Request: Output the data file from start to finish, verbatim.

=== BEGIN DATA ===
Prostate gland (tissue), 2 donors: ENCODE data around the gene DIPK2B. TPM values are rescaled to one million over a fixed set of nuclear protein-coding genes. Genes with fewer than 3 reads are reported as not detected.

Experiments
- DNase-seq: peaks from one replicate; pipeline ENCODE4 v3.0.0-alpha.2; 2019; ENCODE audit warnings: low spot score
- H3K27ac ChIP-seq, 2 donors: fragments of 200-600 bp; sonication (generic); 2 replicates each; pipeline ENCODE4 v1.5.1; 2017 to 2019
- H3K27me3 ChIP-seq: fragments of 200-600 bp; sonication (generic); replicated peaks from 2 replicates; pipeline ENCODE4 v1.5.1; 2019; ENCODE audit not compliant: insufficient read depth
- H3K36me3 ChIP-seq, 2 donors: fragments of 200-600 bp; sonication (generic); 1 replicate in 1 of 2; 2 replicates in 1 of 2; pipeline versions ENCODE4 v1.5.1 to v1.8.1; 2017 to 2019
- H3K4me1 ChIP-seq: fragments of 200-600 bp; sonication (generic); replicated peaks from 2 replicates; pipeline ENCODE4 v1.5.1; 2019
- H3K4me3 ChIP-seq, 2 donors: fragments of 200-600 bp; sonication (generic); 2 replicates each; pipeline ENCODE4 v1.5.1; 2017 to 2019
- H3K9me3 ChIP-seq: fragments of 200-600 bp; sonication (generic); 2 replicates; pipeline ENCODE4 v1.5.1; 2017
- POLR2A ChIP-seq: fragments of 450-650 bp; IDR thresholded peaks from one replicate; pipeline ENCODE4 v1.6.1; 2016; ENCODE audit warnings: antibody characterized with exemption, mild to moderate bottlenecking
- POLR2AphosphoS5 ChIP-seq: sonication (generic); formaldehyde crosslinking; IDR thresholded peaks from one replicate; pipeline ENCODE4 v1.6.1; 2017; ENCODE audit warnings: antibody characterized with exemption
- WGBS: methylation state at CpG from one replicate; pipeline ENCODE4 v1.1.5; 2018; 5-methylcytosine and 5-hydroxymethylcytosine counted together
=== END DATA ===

Prostate gland (tissue), 2 donors: ENCODE data around the gene DIPK2B. TPM values are rescaled to one million over a fixed set of nuclear protein-coding genes. Genes with fewer than 3 reads are reported as not detected.

Experiments
- DNase-seq: peaks from one replicate; pipeline ENCODE4 v3.0.0-alpha.2; 2019; ENCODE audit warnings: low spot score
- H3K27ac ChIP-seq, 2 donors: fragments of 200-600 bp; sonication (generic); 2 replicates each; pipeline ENCODE4 v1.5.1; 2017 to 2019
- H3K27me3 ChIP-seq: fragments of 200-600 bp; sonication (generic); replicated peaks from 2 replicates; pipeline ENCODE4 v1.5.1; 2019; ENCODE audit not compliant: insufficient read depth
- H3K36me3 ChIP-seq, 2 donors: fragments of 200-600 bp; sonication (generic); 1 replicate in 1 of 2; 2 replicates in 1 of 2; pipeline versions ENCODE4 v1.5.1 to v1.8.1; 2017 to 2019
- H3K4me1 ChIP-seq: fragments of 200-600 bp; sonication (generic); replicated peaks from 2 replicates; pipeline ENCODE4 v1.5.1; 2019
- H3K4me3 ChIP-seq, 2 donors: fragments of 200-600 bp; sonication (generic); 2 replicates each; pipeline ENCODE4 v1.5.1; 2017 to 2019
- H3K9me3 ChIP-seq: fragments of 200-600 bp; sonication (generic); 2 replicates; pipeline ENCODE4 v1.5.1; 2017
- POLR2A ChIP-seq: fragments of 450-650 bp; IDR thresholded peaks from one replicate; pipeline ENCODE4 v1.6.1; 2016; ENCODE audit warnings: antibody characterized with exemption, mild to moderate bottlenecking
- POLR2AphosphoS5 ChIP-seq: sonication (generic); formaldehyde crosslinking; IDR thresholded peaks from one replicate; pipeline ENCODE4 v1.6.1; 2017; ENCODE audit warnings: antibody characterized with exemption
- WGBS: methylation state at CpG from one replicate; pipeline ENCODE4 v1.1.5; 2018; 5-methylcytosine and 5-hydroxymethylcytosine counted together